In the last year of the twentieth century, Sharp Nine Records released Mutual Admiration Society
, a quartet date co-led by vibraphonist Joe Locke
and pianist David Hazeltine
, which also included bassist Essiet Essiet
and drummer Billy Drummond
. A brainchild of Sharp Nine honcho Marc Edelman, the collaboration between these two longtime friends was based on a desire to explore each other's strengths. Hazeltine was keen on interacting with the blues-oriented, earthy side of Locke's playing, as well as experiencing the vibraphonist's harmonically adventurous compositions. Locke welcomed the opportunity to interpret Hazeltine's arrangements and play off of the pianist's swinging, individualistic style. A few of the record's highlights included a deliberately paced, dreamlike version of the 1960s pop hit, "I Say a Little Prayer," Hazeltine's "Can We Talk?," which moved between funk and straightforward swing, and Locke's intriguing reharmonization of the standard "Spring Will Be a Little Late This Year."
Locke and Hazeltine played a six night engagement at New York City's Sweet Basil in support of the record and then went their separate ways. Early this year, Edelman brought the quartet back into the studio and once again the co-leaders contribute the bulk of the material. The ringing chords which underlie the melody of Locke's "Pharoah Joy" resemble a revved up version of the foundation of Pharoah Sanders' "The Creator Has A Master Plan." Dedicated to the late drummer Tony Reedus, Hazeltine's "One For Reedy Ree" entails a throbbing, repetitive introduction followed by an angular melody with a few twists and turns. Based on Cole Porter's "Everything I Love," Locke's "What's Not To Love?" begins with a haunting figure, voiced at the low end of vibes and piano, that reappears in the midst of this bright, optimistic tune. Employing a Latin rhythm and pockets of straight-ahead swing, Hazeltine's "Blues For Buddy" is an up-tempo romp that breathlessly jams a handful of melodies into twenty-four bars.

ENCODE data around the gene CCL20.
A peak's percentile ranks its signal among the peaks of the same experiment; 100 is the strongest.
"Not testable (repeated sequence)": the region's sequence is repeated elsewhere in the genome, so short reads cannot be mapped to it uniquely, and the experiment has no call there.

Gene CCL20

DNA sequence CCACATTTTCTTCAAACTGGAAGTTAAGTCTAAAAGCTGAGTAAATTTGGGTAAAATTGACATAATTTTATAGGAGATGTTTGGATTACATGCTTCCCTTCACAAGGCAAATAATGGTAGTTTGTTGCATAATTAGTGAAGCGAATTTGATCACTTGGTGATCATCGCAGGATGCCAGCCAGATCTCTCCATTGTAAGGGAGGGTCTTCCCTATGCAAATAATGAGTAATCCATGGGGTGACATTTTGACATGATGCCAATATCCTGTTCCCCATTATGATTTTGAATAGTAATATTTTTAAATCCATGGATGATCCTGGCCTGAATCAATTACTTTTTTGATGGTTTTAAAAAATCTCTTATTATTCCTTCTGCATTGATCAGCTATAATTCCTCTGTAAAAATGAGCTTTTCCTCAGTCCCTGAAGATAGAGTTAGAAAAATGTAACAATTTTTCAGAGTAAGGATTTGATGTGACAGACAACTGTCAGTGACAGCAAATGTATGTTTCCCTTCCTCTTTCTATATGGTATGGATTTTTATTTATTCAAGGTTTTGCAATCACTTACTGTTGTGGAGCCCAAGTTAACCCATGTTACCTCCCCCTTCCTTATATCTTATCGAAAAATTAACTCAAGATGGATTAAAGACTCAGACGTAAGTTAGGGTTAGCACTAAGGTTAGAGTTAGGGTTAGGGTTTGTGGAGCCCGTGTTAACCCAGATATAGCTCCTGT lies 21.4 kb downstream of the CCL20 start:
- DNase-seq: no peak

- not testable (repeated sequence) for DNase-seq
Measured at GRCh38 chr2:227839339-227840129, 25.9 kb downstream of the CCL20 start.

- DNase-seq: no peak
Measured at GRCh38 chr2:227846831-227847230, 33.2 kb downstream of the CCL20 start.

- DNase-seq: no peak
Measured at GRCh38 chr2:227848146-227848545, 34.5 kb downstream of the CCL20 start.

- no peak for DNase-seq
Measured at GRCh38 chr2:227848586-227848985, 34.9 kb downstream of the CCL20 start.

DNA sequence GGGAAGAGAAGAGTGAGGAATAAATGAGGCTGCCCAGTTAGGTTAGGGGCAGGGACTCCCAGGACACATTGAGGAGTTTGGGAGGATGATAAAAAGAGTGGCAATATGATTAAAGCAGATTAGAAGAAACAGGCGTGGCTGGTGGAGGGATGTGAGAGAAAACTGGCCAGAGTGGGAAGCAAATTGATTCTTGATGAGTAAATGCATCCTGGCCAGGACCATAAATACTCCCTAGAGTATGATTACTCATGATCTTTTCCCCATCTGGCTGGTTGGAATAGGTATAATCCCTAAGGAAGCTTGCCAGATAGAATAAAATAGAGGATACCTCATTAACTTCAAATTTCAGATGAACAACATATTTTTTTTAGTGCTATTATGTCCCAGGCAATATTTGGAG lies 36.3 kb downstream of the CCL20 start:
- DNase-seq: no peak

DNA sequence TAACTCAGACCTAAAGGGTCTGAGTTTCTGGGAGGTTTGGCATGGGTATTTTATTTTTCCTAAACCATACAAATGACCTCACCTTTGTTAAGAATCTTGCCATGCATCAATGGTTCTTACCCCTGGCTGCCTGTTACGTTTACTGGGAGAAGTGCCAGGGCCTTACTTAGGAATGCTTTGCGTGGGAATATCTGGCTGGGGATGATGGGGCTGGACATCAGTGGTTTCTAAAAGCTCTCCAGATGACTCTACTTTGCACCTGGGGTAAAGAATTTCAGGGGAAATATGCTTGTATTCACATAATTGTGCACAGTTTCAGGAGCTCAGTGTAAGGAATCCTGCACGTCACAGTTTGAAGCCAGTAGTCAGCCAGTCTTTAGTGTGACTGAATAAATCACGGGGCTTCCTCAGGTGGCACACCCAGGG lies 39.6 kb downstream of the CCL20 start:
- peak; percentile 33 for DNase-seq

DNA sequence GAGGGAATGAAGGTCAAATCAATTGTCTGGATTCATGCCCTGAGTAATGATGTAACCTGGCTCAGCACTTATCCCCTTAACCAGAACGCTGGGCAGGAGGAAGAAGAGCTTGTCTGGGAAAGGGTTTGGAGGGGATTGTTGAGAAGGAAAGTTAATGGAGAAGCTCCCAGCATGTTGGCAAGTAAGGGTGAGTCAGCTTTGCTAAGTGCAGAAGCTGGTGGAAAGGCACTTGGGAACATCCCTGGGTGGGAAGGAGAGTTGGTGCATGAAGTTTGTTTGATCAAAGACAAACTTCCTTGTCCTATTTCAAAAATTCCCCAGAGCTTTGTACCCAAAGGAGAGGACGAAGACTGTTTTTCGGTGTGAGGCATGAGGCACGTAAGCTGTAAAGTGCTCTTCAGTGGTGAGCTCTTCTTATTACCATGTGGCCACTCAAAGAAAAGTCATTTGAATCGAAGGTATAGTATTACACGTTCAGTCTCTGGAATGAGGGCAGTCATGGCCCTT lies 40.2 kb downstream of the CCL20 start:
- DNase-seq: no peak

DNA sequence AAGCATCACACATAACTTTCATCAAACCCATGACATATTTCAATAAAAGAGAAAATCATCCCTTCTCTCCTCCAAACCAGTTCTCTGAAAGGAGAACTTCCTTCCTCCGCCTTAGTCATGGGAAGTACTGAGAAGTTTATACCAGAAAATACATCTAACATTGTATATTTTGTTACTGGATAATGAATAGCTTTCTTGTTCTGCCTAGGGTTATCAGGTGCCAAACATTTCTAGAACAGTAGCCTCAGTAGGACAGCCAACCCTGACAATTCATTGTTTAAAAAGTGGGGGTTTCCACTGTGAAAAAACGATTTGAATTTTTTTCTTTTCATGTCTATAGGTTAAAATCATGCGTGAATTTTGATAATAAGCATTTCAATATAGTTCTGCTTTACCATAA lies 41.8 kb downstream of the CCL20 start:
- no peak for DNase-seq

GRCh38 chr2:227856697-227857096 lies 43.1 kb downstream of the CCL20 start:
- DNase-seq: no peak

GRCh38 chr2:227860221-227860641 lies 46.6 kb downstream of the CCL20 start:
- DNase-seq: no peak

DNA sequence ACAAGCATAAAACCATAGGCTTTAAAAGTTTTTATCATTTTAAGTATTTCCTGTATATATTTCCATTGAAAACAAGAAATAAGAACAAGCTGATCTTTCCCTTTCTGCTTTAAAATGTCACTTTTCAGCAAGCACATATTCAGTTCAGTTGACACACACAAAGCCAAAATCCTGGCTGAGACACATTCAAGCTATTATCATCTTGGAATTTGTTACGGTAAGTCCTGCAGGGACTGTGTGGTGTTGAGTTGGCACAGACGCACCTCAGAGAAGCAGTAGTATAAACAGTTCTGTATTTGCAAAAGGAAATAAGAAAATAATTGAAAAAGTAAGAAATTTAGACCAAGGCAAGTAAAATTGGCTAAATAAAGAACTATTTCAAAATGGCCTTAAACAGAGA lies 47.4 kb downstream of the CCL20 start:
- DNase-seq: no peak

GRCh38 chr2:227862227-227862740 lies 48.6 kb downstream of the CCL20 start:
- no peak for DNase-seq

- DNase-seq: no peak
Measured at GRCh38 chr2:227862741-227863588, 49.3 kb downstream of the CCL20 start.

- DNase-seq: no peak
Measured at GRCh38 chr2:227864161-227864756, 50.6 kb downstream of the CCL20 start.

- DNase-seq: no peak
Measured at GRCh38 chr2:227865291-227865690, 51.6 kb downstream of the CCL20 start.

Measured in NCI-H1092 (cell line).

It's hard to imagine a bassist and drummer better suited to complement Locke and Hazeltine. Essiet and Drummond have so much to contribute, and the bulk of what they play doesn't sound overly assertive or particularly busy. They demonstrate many ways to swing, often subtly tightening or loosening the pressure behind the soloist during the course of a single chorus.
Locke and Hazeltine are expansive, stimulating improvisers who stay in touch with everything going on around them. In the final analysis, however, it's the group's sound that makes the record special. Even on up-tempo tracks like "Convocation" and "Blues For Buddy," there's warmth and a centered vibe to the music. It's a pleasure to hear how they support one another (Hazeltine's comping behind Locke, for example, is marvelous), and always find common ground regardless of the feel or tempo of the material.
Mutual Admiration Society 2 is a significant contribution to the jazz mainstream. Here's hoping another ten years don't have to go by for the next installment.
Visit Joe Locke and David Hazeltine on the web.